Blue Ridge Mountains Council


Bear Rank

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The Bear program is a fun family-centered program for boys who have completed the second grade (or are age 9) that encourages the development ethical decision making skills while motivating the Scout to achieve his full physical, intellectual, social, and spiritual potentials as an individual, as a responsible citizen, and as a member of his local, national, and international communities. The Bear program emphasizes shared leadership, learning about the community, and family understanding. The program also provides the Scout with an opportunity to try new things, provide service to others, build self-confidence, and reinforce ethical standards. Much like the Tiger den, an adult partner is expected to participate with the Scout in all den meetings and activities. The third set of steps along the Boy Scout Trail are provided here as each set of steps continues to build on the basic categories of adventures done in previous ranks.

Much like the Tiger and the Wolf programs, the Bear program is conducted in phases. In one phase, the Bear scout and his adult partner meet monthly with other Bear scouts and their adult partners in a “den,” that consists of a group of boys, the same age, that come together and work on age appropriate adventures for status, rank, and recognition in the Pack. Other phases include, but are not limited to learning more about staying healthy, knowing their home and community, tools for fixing and building, cooking healthy, being safe, making good choices, and much more. The Bear scout and his adult partner will also meet in the home to conduct activities for the whole family. Like our entire our Scouting program, the Bear program follows a school-year cycle where boys remain in the Bear program until they complete third grade, at which time, they graduate into a Webelos den and will have the opportunity to participate in Webelos summer activities, including Webelos Resident Camp. bear_handbook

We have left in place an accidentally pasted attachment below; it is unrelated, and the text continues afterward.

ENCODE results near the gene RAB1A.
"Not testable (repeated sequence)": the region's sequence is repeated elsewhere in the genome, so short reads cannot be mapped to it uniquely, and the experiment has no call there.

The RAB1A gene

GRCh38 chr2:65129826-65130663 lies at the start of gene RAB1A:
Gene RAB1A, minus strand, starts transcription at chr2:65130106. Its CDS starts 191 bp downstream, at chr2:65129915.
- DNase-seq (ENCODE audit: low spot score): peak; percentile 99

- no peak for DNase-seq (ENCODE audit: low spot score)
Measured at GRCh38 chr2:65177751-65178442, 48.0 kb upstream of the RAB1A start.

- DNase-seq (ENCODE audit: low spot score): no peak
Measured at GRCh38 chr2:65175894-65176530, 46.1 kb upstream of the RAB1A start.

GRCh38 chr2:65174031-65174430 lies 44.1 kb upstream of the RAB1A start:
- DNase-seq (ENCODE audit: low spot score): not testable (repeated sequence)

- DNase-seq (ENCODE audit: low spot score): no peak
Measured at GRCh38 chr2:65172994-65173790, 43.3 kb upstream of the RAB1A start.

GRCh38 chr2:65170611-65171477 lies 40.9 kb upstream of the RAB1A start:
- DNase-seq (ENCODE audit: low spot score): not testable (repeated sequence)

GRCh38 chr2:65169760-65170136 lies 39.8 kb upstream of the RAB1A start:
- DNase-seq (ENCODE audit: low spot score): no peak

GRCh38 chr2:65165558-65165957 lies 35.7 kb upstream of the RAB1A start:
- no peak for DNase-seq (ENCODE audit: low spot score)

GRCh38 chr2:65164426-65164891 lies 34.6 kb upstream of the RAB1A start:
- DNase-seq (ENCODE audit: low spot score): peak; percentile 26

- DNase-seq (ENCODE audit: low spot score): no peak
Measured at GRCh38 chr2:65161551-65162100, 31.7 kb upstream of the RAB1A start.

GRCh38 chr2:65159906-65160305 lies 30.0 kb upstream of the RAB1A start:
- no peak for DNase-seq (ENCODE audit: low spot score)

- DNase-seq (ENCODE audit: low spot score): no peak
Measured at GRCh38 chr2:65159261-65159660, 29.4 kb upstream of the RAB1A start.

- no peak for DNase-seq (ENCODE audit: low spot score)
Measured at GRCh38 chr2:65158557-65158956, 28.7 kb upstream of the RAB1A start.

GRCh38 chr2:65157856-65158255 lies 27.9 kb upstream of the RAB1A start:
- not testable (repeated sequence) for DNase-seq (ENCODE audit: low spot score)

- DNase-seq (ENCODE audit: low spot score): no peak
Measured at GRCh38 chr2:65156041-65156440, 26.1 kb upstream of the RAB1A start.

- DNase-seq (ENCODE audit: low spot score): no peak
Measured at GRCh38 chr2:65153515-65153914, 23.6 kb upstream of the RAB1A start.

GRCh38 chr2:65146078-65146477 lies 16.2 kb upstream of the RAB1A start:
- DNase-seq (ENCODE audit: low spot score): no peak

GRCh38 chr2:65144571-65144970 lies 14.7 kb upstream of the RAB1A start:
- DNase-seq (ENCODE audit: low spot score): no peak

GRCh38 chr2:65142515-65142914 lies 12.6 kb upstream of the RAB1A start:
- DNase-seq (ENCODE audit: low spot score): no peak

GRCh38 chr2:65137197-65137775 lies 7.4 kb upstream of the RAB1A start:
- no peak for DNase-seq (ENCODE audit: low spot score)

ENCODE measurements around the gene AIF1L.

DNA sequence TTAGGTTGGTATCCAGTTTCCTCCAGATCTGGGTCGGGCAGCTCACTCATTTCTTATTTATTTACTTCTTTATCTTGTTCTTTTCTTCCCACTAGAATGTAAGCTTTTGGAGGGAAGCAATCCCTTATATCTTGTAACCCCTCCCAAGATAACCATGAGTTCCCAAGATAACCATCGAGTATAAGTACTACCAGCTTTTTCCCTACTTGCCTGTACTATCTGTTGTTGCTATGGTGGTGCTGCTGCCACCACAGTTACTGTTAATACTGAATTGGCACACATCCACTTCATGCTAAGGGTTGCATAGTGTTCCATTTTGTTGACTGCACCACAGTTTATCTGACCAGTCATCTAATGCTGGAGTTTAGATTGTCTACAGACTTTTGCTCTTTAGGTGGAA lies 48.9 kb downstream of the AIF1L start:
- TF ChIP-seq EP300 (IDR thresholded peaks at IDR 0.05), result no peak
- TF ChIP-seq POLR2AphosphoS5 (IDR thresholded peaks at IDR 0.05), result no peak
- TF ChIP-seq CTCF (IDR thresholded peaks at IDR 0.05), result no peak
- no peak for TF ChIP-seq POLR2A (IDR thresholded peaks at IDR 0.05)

A boy may begin working on the Bear badge as soon as he joins a Bear den. The adventures that he must complete are somewhat more difficult and challenging than those for the Wolf or Tiger rank. These age appropriate adventures emphasize character development, citizenship training, and personal fitness. As he completes the adventures found in the Bear handbook, he will work on activity badges, attend meetings led by adults, and become acquainted with the requirements of becoming a Boy Scout; all leading to the Arrow Of Light award.

During the year, the Bear scout will work to complete six core Bear adventures and one of the thirteen Bear elective adventures. These adventures will be completed at den meetings as well as at home. The scout will learn about the safe use of pocketknives, camping and what gear to pack for campouts, planning and cooking meals, hiking and nature, new games, and much, much more! After completing an adventure each Scout will receive an immediate recognition award in the form of a adventure loop that he can wear on his belt. Each boy joining the Cub Scout program for the first time must earn a Bobcat badge before he can proceed to earn any other badge.